Example of dejavu events:

valChange = (e) => {
    var filterValue = e.currentTarget.value;
    this.setState({
        filterValue: filterValue
    });
    this.props.getFilterVal(filterValue);
};
// Further down in render()
 input id="{keyInput}" type="text" placeholder="enter value" onKeyUp={this.valChange}

(Chevrons removed to stop WordPress from processing input tag literally)

Essentially like shown in the example above I had to implement something similar but have it work for the react date time component. Now the date time component has an attribute call inputProps which can be used to dictate custom input properties for the date picker. So my first attempt was to add the onClick() event to the inputProps attribute but as a result, this canceled any onClick() event defined in the Datetime API thus making it run valChange with an undefined event. I ended trying almost every event that is offered in React and had countless hours of half-baked implementation where the user does some abstract event to trigger the function to grab the input value. I did consult one of the maintainers for the project about this issue and he was very helpful but I think the main problem with all the hours of testing and coding was my lack of experience with React applications.

Fast forward to my current implementation I needed to add three additional functions to SingleMenuItem.js because the  tag handles events different than a regular input (API reference) and returns date data in milliseconds (UNIX time) depending on the event which in this case is onBlur. So once onBlur is triggered we attempt to parse the date and set the filterValue accordingly. This logic happens in setDate. For range values, it is set a bit differently. I created two functions called setRangeStartand setRangeEnd which handle this use case. Depending on which one is set first (starting date or ending date) the function will either store the date in the dateStore state to be used by the contrasting function that will set the dates as the date range for filterValue.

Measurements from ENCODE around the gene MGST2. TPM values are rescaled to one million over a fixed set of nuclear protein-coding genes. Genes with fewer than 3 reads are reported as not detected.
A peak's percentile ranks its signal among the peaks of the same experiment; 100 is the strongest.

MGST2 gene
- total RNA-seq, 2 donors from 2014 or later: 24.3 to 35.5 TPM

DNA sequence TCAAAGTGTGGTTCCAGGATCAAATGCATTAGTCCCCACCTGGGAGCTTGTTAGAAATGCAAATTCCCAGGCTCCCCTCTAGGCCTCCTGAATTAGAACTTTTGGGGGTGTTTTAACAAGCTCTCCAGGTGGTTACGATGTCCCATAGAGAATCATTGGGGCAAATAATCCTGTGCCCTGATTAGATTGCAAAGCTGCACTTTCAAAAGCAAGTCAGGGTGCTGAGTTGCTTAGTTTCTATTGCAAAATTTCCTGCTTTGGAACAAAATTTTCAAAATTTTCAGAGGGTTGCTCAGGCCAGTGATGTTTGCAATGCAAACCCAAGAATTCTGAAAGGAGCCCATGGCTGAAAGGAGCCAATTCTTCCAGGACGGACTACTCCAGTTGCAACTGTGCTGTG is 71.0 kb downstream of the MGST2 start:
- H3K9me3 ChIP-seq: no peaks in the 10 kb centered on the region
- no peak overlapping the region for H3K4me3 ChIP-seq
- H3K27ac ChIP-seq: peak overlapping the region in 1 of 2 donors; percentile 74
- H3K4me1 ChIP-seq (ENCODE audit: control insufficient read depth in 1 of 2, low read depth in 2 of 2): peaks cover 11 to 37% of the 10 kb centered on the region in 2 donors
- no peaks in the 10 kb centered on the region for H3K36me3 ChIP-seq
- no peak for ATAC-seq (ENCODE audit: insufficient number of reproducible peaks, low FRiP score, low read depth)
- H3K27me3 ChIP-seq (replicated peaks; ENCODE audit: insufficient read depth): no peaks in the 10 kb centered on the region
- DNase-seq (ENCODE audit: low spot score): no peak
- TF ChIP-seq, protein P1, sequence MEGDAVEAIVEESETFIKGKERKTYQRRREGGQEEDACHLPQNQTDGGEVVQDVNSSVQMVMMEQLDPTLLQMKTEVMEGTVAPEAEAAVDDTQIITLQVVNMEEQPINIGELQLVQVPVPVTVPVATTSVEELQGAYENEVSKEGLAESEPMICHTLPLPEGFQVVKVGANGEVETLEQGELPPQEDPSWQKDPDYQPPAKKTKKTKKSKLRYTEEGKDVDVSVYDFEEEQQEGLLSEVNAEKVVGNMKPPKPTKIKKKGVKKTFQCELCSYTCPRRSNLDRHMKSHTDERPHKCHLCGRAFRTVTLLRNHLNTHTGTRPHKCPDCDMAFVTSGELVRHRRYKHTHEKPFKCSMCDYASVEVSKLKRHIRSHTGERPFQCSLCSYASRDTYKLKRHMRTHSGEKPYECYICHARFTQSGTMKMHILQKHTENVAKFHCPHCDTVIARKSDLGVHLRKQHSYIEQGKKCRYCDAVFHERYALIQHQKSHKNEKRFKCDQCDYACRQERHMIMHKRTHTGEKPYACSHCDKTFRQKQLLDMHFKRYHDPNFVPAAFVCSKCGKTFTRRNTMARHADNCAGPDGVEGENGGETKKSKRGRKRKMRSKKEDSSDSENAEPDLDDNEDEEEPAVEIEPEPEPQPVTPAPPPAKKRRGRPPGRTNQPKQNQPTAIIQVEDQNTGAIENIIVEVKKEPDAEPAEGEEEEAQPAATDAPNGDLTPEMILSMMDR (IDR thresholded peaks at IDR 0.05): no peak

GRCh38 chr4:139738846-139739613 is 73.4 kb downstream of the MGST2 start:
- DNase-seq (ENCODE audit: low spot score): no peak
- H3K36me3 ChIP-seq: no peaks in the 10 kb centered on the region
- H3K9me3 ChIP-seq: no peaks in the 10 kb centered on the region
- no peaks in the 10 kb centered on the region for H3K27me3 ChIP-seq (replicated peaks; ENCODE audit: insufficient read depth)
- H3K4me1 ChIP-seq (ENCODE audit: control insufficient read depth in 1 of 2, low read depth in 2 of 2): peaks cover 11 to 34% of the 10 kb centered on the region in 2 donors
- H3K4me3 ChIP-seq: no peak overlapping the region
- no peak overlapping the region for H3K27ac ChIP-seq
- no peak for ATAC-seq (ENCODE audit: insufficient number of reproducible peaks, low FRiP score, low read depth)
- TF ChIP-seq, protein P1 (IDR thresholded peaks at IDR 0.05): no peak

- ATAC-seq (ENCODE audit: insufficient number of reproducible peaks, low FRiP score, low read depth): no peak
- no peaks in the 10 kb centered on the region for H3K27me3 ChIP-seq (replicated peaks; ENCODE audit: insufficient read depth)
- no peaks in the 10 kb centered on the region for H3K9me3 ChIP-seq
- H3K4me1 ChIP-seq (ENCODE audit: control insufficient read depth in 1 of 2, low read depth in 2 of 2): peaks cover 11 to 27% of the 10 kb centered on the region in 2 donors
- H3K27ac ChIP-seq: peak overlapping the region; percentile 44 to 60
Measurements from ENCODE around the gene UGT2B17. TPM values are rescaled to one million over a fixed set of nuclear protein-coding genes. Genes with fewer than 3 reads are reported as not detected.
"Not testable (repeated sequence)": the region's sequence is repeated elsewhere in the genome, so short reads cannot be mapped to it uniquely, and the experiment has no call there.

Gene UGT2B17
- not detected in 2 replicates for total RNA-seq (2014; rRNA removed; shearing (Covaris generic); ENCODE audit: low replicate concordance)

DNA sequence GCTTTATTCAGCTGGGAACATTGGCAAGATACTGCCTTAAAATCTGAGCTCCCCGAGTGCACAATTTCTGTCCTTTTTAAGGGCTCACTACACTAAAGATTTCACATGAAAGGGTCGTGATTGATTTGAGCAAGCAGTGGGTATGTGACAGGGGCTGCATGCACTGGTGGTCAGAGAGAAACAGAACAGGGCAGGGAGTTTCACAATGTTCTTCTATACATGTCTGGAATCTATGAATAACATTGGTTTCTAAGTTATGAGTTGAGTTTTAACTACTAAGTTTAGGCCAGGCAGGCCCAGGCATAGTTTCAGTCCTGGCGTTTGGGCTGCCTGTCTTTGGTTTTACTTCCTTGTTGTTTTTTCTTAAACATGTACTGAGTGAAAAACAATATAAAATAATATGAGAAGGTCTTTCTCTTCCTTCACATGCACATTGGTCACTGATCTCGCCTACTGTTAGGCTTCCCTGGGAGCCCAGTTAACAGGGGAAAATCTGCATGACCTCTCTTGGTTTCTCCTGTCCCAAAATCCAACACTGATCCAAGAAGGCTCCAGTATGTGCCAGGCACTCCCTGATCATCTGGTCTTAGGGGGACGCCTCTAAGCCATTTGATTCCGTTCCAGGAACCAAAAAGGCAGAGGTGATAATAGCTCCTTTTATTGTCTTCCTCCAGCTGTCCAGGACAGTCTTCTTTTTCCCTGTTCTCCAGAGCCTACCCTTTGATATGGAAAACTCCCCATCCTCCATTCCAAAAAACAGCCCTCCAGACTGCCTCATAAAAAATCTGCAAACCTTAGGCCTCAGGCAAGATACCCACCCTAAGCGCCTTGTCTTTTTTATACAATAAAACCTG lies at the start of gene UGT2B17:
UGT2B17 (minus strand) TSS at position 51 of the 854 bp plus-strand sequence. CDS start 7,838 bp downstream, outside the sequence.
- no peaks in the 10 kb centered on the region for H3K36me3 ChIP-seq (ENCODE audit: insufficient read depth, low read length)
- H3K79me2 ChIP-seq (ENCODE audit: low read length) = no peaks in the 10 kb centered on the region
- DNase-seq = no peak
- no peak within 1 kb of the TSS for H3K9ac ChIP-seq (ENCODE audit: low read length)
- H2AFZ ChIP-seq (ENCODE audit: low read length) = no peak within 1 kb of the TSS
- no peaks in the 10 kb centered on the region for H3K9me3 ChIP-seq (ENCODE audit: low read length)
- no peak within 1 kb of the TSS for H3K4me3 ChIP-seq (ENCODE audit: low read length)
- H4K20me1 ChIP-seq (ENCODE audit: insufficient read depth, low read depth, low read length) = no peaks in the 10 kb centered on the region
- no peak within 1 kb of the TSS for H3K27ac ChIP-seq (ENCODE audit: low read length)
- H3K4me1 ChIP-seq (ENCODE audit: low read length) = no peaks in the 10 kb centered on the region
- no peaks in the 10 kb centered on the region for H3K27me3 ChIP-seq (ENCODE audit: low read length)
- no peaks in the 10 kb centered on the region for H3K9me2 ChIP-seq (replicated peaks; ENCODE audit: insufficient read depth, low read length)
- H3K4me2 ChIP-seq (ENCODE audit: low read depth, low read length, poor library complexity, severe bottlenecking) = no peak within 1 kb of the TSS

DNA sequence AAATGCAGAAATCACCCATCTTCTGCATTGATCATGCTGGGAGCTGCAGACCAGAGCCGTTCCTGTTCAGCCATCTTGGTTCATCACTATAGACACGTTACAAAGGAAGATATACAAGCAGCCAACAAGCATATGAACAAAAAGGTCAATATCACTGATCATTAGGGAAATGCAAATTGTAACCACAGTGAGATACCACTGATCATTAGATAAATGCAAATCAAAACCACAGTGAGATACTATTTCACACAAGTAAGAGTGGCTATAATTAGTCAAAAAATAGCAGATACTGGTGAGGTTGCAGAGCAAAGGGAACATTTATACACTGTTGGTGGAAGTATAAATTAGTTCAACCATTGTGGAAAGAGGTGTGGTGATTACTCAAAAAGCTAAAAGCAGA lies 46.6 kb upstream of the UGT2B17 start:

—Code reference—

reactDatetime.gif

This is the implementation I decided to create a pull request with because I believed that it would work for all use cases. To my surprise, a maintainer got back to me and indicated that the date picker has to adapt to the date format of the data and thus be created dynamically basing its format on the data. This created a HUGE hurdle for me because it involved accessing information dynamically across objects that don’t have any relation. I have since replied to the maintainer asking if there is a way to access the elasticsearch data within a component that has no relation. I figure if I can access just one date I can base the format off that and create the date picker, however, the challenge is more accomplishing this in React with entry-level experience. I hope perform a quick update with the fix but overall I’ve enjoyed the challenge this issue has given me!

Advertisements

Leave a Reply

Fill in your details below or click an icon to log in:

WordPress.com Logo

You are commenting using your WordPress.com account. Log Out /  Change )

Google+ photo

You are commenting using your Google+ account. Log Out /  Change )

Twitter picture

You are commenting using your Twitter account. Log Out /  Change )

Facebook photo

You are commenting using your Facebook account. Log Out /  Change )

w

Connecting to %s